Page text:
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Old 11-27-02, 09:19 PM
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Hello: Henry2

hvac4u makes a good point. I should and do need to clearify my statement regarding a hot surface glow ignitor not glowing hot enough. I hope to do that here.

By this I mean and hope to be able to explain here, the ignitor is glowing and appears to be functioning but simply not glowing hot enough to provide positive source of ignition to the gas.

Ignitors work on a resistance value to electrical current. They absorb {use} the houseline current available an change the resistance value of the current.

In doing so they send a small amount of current to operate {signal} the module. The chain reaction then starts until all systems prove themselves. The control circuit board monitors the system and determines the results of the signal back to it.

When all systems are operational and ready, the gas valve opens and burner gas is allowed to flow. The positive source of ignition is the ignitor and it ignites the gas. The self testing systems will continue throughout the complete furnaces operational time.

Not familar with really cold damp or moist weather or climate zones. Nor exactly familar with how a furnace will operate under those conditions nor in all cases.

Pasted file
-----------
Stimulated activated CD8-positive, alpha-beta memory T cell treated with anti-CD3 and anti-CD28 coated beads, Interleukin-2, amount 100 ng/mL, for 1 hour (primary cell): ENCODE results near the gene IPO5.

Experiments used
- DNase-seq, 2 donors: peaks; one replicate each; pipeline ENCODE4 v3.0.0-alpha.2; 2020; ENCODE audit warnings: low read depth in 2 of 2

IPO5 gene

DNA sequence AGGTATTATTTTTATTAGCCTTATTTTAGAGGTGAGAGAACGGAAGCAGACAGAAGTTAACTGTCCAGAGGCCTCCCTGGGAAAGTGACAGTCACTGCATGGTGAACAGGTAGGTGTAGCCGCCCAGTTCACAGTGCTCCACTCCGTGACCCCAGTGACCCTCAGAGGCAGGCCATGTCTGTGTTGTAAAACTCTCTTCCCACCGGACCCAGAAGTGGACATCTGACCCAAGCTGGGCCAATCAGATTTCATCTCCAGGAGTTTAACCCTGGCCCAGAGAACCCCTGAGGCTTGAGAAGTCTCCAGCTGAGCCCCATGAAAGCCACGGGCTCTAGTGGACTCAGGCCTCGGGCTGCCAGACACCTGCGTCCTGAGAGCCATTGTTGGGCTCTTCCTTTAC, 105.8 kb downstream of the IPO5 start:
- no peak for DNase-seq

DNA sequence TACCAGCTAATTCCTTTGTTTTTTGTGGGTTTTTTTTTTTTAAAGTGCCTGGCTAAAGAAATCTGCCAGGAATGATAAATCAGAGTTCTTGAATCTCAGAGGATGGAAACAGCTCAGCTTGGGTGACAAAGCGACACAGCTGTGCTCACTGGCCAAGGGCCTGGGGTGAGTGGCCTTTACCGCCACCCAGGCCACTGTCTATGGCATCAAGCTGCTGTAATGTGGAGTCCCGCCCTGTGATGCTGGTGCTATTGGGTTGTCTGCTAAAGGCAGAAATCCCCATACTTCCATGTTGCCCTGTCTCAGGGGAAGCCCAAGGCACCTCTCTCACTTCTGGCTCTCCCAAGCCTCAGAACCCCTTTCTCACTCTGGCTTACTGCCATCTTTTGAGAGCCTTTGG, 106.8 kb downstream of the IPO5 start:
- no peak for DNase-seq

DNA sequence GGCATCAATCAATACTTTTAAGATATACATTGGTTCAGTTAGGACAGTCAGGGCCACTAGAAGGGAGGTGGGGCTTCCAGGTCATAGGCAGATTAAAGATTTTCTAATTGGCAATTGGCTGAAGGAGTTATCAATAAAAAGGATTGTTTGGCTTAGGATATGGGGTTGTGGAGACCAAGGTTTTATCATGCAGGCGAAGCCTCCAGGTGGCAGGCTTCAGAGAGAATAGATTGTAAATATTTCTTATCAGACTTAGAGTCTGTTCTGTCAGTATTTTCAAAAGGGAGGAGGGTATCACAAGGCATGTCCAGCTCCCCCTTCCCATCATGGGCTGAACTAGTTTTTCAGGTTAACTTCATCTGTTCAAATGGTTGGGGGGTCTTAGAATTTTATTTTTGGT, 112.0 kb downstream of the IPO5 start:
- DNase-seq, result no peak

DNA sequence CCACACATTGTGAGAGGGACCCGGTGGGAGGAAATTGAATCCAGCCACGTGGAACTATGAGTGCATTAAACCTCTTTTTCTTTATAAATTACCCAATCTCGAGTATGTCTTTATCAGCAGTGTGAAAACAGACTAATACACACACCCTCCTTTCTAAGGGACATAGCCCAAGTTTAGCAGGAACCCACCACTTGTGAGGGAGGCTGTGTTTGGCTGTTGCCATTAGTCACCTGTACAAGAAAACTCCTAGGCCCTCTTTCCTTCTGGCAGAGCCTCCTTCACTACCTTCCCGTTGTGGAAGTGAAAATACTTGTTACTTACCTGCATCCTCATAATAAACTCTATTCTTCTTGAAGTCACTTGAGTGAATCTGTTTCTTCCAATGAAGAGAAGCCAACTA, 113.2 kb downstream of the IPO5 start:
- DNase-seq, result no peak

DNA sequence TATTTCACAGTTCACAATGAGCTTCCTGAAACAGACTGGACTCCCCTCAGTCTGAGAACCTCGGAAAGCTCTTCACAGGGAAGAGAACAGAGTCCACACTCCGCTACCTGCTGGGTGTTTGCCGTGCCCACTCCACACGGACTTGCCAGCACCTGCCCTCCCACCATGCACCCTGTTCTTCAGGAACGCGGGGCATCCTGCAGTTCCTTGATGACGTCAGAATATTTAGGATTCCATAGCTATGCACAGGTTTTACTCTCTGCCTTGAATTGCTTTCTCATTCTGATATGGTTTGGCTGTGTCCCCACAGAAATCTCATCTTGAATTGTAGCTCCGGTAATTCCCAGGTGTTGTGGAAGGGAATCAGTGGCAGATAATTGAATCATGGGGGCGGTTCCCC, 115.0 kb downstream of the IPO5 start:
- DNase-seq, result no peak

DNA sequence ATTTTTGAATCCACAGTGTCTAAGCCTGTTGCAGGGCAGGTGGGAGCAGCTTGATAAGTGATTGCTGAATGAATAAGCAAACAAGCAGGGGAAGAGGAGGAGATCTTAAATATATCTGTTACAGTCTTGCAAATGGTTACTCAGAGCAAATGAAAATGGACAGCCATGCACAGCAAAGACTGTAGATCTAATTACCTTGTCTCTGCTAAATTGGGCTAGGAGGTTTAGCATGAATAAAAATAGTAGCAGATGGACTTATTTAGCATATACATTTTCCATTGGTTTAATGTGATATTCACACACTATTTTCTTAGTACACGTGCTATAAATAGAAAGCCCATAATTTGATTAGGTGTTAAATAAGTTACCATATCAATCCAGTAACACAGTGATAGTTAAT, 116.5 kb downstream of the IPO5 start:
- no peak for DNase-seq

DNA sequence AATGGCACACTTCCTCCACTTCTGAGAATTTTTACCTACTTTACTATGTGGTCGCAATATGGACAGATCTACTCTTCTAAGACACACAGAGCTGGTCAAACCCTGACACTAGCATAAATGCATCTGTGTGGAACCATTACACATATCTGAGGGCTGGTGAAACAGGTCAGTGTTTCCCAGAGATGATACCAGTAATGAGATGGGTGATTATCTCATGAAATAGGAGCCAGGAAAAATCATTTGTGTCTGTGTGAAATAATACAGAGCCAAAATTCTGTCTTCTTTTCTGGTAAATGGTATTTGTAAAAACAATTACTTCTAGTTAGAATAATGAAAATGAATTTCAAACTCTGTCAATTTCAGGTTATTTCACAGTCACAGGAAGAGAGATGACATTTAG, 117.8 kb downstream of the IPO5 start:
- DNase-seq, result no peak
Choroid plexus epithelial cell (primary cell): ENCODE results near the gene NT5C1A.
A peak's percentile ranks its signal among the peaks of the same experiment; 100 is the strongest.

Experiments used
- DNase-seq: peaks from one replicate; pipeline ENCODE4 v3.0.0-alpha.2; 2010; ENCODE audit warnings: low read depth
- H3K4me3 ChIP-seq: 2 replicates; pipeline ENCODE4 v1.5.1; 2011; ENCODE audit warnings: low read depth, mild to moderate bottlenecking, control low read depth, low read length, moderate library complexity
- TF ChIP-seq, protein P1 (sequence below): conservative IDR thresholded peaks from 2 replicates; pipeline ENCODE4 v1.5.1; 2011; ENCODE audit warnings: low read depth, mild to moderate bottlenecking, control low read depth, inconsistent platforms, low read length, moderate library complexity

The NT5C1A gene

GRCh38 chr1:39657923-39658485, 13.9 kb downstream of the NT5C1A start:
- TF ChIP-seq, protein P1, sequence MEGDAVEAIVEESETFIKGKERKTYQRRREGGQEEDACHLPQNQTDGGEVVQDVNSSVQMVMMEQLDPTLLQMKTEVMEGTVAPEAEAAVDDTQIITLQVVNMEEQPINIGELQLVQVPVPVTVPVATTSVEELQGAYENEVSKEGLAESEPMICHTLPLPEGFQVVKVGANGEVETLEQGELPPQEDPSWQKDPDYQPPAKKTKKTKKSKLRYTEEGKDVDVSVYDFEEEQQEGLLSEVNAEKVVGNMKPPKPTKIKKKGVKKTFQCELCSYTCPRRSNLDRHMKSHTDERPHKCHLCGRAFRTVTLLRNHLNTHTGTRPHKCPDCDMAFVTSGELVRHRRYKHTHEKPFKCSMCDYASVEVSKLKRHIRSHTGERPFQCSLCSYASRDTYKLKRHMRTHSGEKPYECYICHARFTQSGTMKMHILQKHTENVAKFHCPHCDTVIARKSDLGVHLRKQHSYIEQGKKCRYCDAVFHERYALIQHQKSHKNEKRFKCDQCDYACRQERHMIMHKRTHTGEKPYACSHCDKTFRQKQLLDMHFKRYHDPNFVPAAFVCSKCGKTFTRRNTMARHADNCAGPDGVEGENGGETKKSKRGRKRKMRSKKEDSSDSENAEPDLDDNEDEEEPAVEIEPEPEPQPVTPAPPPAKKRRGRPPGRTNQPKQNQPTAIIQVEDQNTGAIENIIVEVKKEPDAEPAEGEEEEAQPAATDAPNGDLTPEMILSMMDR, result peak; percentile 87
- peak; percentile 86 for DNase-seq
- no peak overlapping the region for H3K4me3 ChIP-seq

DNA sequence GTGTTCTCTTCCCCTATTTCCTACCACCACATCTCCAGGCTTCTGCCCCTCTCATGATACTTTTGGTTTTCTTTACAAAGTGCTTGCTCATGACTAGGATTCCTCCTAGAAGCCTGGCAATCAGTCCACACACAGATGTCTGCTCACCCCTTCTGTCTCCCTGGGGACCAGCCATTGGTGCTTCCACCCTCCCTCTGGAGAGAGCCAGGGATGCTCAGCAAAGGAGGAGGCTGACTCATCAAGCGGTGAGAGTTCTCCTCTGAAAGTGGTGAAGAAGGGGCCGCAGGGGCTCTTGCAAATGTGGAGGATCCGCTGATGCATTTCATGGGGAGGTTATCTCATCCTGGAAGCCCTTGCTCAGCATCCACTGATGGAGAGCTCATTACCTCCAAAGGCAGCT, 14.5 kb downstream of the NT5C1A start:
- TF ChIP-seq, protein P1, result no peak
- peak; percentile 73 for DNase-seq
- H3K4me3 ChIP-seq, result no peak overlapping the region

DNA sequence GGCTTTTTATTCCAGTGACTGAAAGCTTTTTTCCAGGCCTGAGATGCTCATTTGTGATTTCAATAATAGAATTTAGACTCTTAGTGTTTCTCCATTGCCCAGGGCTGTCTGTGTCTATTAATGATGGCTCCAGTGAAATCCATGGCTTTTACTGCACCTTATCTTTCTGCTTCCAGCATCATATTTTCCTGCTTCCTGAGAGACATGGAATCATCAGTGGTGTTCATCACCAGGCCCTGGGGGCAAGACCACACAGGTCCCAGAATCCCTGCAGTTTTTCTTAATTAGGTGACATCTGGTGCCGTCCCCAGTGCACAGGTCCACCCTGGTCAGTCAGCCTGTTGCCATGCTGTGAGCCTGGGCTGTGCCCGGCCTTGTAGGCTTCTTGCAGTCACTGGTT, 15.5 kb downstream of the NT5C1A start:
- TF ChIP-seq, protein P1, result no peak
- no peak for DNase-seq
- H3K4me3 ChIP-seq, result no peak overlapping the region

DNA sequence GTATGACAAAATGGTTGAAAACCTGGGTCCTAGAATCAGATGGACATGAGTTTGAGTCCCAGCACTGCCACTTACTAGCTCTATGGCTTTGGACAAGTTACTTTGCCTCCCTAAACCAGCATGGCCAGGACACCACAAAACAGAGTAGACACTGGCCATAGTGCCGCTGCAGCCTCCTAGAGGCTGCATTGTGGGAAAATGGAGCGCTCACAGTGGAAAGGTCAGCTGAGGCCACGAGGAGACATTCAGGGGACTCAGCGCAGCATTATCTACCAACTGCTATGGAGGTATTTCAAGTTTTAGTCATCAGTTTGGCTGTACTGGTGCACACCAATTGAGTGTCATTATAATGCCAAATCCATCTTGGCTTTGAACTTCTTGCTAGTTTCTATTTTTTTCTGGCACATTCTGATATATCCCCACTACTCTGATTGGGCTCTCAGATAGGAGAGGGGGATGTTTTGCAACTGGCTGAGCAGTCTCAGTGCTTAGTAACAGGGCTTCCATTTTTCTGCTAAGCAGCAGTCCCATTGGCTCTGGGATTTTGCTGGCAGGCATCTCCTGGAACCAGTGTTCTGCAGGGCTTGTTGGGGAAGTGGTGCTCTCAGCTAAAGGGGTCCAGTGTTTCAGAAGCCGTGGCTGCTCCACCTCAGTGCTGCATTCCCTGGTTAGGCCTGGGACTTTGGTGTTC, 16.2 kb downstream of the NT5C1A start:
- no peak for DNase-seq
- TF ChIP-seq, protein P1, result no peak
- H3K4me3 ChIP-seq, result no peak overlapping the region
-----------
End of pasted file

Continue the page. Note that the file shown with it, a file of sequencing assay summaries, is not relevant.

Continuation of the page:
Weather and temps will effect almost all electronic systems and componets at some time. Ignitors are no exceptions. Age plays a part in there operation and climate can also be a factor.
 
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Old 11-27-02, 10:34 PM
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Commonalities

Ignitor.....cheap fix, almost anyone starts there. Homeowner can do this, I give it 2 hammers....
 
  #6  
Old 12-01-02, 10:23 AM
brokenfurnace
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Lightbulb Did you try a new control board?

My unit had a similar problem with yours.
I replaced a flame sensor and a ignitor but the problem remained the same. Finally I had to call a pro in. He by-passed the pressure switch and it worked right away.
I am not sure if you replace the control board, your unit will work, but according to your description, I think the control board can cause the problem and in my case, it was. The control board is very expensive, and I do not think you can return the board to the store after buying it, so you should think about it carefully before you buy it or call a pro over.
Here is my final thought: Can you by-pass the pressure swith? Turn your unit on, let it run and try by-pass the pressure swith, if the flame comes on right away. I am very sure the board is bad and it needs to be repalced.
Good luck.
Brokenfurnace.
 
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Old 12-01-02, 06:55 PM
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pressure switch

I would never recommend you jump out the SAFETY pressure switch, especially if it is doing what it was designed to do. You might want to see if there is a birds nest or old bee hive in the flue. This is a common cause...If you want to know if this is the problem, put a meter across the terminals and see if switch is opened or closed. If you don't have the tools to do the required work, call in a service tech.